By Glenn Lovell
Of Professor Charles Xavier’s collection of oddities, James “Logan” Howlett, aka Wolverine, was always the odd mutant out, a misfit among misfits at war more with himself than the latest archenemy bent on world domination. Somehow always wreaking more harm than good, the rich kid-turned-cage fighter with the unruly muttonchops and switchblade claws harbored a self-image that hovered somewhere between the Dark Knight in exile and a banana slug.
It stands to reason, then, that when the folks at Marvel decided on a more naturalistic, warts-and-all story they would turn to the long-suffering Wolverine. Titled simply “Logan” and starring Hugh Jackman in what’s being billed as the third and final stand-alone Wolverine, the new saga bids a clamorous, anything-but-sentimental adieu to the brooding superhero, here very much showing his (almost 200) years as he battles Dr. Rice (Richard E. Grant), the evil genius behind — what else? — another indestructible mutant army.
The film’s piece de resistance? No surprise here — Wolverine pitted against himself, or rather a genetically engineered doppelgänger. They trade blows with a raw ferocity that bespeaks years of festering guilt. (Offing your father will do that to you, just ask Luke Skywalker.)
We open in a dystopian 2029, on the Texas-Mexico border. Wolverine and albino sidekick Caliban (Stephen Merchant) are tending a nearly infirm Xavier (Patrick Stewart) whose wall-quaking seizures are becoming more frequent. The hirsute one, now a limo driver, is slowly being poisoned by his own adamantium-enforced skeleton. “On the inside, you’re sick — I can smell it,” Caliban tells him.
Yes, the years of abuse, much of it self-inflicted, have taken their toll: he’s now a tattered, bloodied wreck of a man, let alone superhero. Worse, he has lost the call. A cry for help from an hysterical mother brings a contemptuous “Get away from me!”
Turns out the kid in distress, an 11-year-old named Laura (Dafne Keen), can fend for herself, thank you very much. In fact, her “gifts” mirror those of Wolverine. “Who are you?” he asks. “You know who she is, Logan,” replies Xavier, more than alluding to the fact that this junior mutant (X-23) shares Logan’s DNA.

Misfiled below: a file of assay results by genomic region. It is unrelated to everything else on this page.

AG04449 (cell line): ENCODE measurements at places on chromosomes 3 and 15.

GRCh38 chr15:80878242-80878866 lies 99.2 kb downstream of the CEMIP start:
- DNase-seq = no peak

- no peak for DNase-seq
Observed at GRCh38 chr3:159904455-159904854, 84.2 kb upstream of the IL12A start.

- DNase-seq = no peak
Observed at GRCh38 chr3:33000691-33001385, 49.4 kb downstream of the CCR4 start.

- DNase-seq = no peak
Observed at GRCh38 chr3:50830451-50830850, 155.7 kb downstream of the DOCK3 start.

Before “Logan” settles down as a cross between “Mad Max Beyond Thunderdome” and the classic Western “Shane” (strategically glimpsed on television), it’s a pretty joyless slog, one over-the-top CG-enhanced battle after another. But just around the time we were ready to bolt in frustration, director James Mangold (“Walk the Line,” “The Wolverine”) stows the indiscriminate mayhem and concentrates more on Logan’s 11th-hour redemption, which begins with a family in need of a wandering gun-for-hire a la the homesteaders in “Shane” and incorporates a new generation of mutant children racing for Eden, North Dakota, and the Canadian border.
And as all this is going on Logan and Laura begin to bond as Christ-figure and clone.
For diehard fans this subversive, one-off addition to the X-Men franchise will probably be a shock to the system, a surprise shower of ice water. This installment forgoes super deeds in favor of a feet-of-clay sacrifice. It’s gritty, profane and violent, easily earning its R rating. It also allows for more serious turns by Jackson and Stewart, who, at this juncture, seem more than ready to move on.
However, the real reason to invest in this overlong, more allegorical deconstruction is the feisty Dafne Keen, cast as Laura. As played by this Spanish find, the initially mute wolvie jr. proves a chip off the old block, a willful tyke who, when cornered, goes full feral. It’s an alarming transformation for one so young, but further assurance that the new iteration of mutants will not lack for intensity or street-smarts.
LOGAN ✮✮1/2 With Hugh Jackman, Patrick Stewart, Dafne Keen, Boyd Holbrook, Stephen Merchant, Richard E. Grant. Directed by James Mangold; scripted by Mangold, Scott Frank, Michael Green. 137 min. Rated R (for liberal use of f-bomb, more graphic than usual comic-book violence)